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    Death of twin babies: Who are to share the blame?
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    Manjeri Government Medical College

    The death of two babies during the maiden childbirth of the mother from Kondotty, Malappuram is sad pointer to the shortcomings of our healthcare system as much as the lopsided mindset of our medical community and institutions. The bereaved couple, Mohammed Shareef and Shahla Tasni had to run from pillar to post when Shahla had her labour pains, and obstetric care was denied to her at three hospitals in succession, on the basis of an unscientific and unwarranted application of Covid protocol. And that brought to an end the couple's dreams woven over months, but not before the woman spent over 14 hours with twins in her womb, going in and out of hospital corridors, including Manjeri Government Medical College. Although she was subsequently rushed to Calicut Medical College, that was too late to save the lives of the babies. The mother now is in intensive care, and at the time of writing this still not declared out of danger. State health minister and the state Human Rights Commission have both ordered probe into the incident. Needless to say, those who caused such a tragedy through an inhuman approach, whoever that be, ought to be brought before law.


    Even then some questions remain unanswered: was it only the apathy of a few doctors that brought about this tragedy? Or in a broader sense, did the the faults in the special health machinery set up in the context of Covid, play any part in leading to this disaster? When we open the information shared by Mohammed Shareef, who is also a journalist, and the doctors who had treated Shahla, that will compel a conclusion that both the factors above have been responsible. Shahla, who had tested Covid positive, had fully recovered and also completed her post-recovery quarantine. It was after this that she returned to the same hospital for labour. Following advice by doctors that a childbirth at such a hospital, which was designated as a dedicated Covid care centre, would not be safe, she had approached another private hospital, only to be told that her Covid negative certificate issued by the government on the basis of an antigen test would not be acceptable. That brought her again to the Manjeri Medical College hospital. Following severe labour pains, after she was admitted there early morning on Saturday, and was even taken to the labour room, the doctors there advised her to be shifted to another hospital. At the next facility, i.e. the Women and Children Hospital in Kottapparambu, Kozhikode, she was again forced to go to a private medical college. Then again, when the next shift was made to the Calicut Medical College hospital, it was too late.

    The act of applying a purely mechanical approach in the name of Covid protocol while handling a patient seeking urgent treatment, is undoubtedly a failing of health workers and doctors. They had a moral obligation to recognise that the human beings before them had also hearts that beat, and to give them the immediately needed medical care. Each time when the mother was sent away, and shown the fine print of regulations, that amounted to showing the twin babies their way to the alley of death. But that said, it would be unfair to blame the doctors alone for this; our health machinery has also a major blame to bear. What can be gleaned from the details of the incident is that the health department does not have a clear blue-print for precautions to be adopted when patients post-Covid recovery have to approach hospitals including for childbirth or of the hospital regulations related to such situations. It is not clear on what basis private hospitals insist that the antigen test result issued by the government will not be sufficient for subsequent treatment and that a PCR result itself is required. The government and its health department have an obligation to clarify whether there has been any official directives on this point. It also needs to probed why the patient was sent back by the Kottapparamb hospital.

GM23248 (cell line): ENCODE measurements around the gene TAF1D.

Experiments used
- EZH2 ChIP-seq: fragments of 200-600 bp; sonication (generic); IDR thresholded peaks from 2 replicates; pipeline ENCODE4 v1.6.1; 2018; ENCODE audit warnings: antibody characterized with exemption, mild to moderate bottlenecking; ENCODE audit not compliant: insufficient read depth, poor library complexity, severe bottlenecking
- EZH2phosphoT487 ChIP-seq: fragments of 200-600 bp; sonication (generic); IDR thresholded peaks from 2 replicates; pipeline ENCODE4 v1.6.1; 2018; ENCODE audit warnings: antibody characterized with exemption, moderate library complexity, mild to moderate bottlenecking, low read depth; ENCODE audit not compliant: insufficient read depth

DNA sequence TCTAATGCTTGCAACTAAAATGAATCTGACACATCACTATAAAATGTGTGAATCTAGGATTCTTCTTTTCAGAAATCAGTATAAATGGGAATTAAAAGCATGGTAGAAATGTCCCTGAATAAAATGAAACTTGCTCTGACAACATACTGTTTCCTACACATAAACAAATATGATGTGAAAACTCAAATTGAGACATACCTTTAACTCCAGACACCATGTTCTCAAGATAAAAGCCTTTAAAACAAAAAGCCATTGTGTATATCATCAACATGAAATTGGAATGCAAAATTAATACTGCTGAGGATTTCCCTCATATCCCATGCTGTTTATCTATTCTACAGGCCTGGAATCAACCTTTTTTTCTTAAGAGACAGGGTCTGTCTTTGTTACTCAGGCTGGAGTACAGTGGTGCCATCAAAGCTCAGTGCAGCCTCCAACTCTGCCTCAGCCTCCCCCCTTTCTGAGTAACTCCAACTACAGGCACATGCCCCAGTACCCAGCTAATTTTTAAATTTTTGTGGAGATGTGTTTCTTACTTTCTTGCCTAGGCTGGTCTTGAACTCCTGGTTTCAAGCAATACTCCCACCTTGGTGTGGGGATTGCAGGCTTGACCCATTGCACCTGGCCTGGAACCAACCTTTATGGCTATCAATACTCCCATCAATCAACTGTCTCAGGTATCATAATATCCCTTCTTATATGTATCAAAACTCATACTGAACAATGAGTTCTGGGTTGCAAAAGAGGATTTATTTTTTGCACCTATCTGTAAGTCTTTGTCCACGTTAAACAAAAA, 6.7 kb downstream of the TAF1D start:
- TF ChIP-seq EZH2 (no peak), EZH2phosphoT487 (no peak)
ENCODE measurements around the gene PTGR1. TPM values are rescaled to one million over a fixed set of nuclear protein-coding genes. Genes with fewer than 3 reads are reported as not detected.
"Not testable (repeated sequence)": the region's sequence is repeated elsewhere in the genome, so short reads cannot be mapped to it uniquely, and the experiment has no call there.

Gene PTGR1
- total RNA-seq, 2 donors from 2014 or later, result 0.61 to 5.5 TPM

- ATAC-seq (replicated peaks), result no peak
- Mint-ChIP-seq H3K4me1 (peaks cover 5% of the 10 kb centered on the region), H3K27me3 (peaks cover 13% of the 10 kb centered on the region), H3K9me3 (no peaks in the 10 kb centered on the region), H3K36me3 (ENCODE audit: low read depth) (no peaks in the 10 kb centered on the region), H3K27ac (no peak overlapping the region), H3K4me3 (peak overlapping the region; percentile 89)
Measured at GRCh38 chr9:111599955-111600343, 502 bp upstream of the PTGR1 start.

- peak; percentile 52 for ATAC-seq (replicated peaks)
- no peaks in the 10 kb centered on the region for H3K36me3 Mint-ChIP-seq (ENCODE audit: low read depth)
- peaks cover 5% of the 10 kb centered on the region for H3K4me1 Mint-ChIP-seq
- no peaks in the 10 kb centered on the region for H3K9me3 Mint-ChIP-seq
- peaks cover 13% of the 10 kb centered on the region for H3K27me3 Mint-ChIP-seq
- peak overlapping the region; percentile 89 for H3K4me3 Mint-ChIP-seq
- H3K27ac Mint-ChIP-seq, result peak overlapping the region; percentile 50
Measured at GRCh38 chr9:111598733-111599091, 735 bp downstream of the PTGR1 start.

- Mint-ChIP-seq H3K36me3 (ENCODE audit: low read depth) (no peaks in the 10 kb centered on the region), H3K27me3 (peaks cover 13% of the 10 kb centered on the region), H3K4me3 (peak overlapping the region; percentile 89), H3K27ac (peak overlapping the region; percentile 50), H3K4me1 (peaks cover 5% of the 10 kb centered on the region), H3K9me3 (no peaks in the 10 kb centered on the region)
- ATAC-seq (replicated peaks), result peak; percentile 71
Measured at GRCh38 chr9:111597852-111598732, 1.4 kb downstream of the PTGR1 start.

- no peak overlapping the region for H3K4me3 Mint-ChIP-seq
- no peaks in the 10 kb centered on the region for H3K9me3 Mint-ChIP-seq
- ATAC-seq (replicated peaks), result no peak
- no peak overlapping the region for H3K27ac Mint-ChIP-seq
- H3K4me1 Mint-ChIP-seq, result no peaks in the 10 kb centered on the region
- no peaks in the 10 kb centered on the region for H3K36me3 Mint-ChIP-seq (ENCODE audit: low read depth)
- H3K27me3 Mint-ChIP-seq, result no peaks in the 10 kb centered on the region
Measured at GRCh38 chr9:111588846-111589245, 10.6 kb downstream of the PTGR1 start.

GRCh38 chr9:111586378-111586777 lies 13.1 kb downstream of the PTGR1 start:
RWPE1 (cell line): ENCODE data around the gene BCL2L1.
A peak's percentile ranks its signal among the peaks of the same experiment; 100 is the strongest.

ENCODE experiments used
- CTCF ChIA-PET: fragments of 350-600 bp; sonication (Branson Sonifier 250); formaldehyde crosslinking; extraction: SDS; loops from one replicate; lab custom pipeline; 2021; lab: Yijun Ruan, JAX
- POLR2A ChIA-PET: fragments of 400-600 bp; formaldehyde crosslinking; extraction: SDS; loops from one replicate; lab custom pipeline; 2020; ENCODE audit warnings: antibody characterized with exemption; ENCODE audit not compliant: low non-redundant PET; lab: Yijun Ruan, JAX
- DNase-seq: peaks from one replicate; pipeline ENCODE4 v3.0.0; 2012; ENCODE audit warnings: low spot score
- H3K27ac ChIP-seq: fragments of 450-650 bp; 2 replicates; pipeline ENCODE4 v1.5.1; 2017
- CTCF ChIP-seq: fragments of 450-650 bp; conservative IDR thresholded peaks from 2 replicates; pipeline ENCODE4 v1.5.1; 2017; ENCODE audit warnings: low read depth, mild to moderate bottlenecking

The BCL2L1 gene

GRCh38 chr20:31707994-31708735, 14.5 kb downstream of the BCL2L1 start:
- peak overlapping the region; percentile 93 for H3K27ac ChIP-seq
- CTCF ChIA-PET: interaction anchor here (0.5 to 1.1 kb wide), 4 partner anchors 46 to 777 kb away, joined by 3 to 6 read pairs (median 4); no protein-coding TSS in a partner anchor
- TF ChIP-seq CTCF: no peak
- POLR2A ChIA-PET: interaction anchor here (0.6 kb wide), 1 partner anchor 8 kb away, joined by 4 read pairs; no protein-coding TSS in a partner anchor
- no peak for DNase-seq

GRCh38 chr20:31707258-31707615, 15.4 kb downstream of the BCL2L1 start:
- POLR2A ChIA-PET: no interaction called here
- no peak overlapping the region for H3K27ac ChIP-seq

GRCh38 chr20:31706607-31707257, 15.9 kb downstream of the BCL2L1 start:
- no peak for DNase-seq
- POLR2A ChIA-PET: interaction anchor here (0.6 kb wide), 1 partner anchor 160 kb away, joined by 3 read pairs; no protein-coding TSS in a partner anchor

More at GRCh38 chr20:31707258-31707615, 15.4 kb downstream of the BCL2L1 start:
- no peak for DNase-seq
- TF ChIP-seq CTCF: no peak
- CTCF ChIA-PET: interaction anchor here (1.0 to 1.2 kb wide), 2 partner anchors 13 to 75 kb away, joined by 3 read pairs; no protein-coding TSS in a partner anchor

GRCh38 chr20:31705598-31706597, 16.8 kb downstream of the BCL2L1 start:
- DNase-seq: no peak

The unfortunate deaths are also a tragedy caused by the fact that when the Manjeri medical college hospital was converted to a dedicated Covid care centre, the authorities totally ignored the segment of patients with other ailments. At the time this hospital, already deficient in facilities, was turned into a Covid care centre, over 30 obstretic patients were given compulsory discharge. And to make matters worse, several doctors were transferred to other facilities, thereby throwing out of gear the functioning of specialties including gynecology. At one point, even the very existence of that department was under threat of closure. Currently, it has only three doctors against a requirement of six. Although this was highlighted many times, officials including the medical college superintendent adopted a posture that everything was hunky dory. Even at present there are Covid patients under treatment in that hospital who are five and six months pregnant. Recalling what befell Shahla, they are understandably anxious that once they get back home after recovery, and if they go to any other hospital for maternity, they might be entertained or rejected from there. This is not a concern that can be easily dismissed, and raises a question that the medical community and the health department should find an immediate answer for. Only then will the just-announced enquiry will have any positive outcome.

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    TAGS:Twin babies' death Manjeri Med college hospital Covid protocol block treatment denial 
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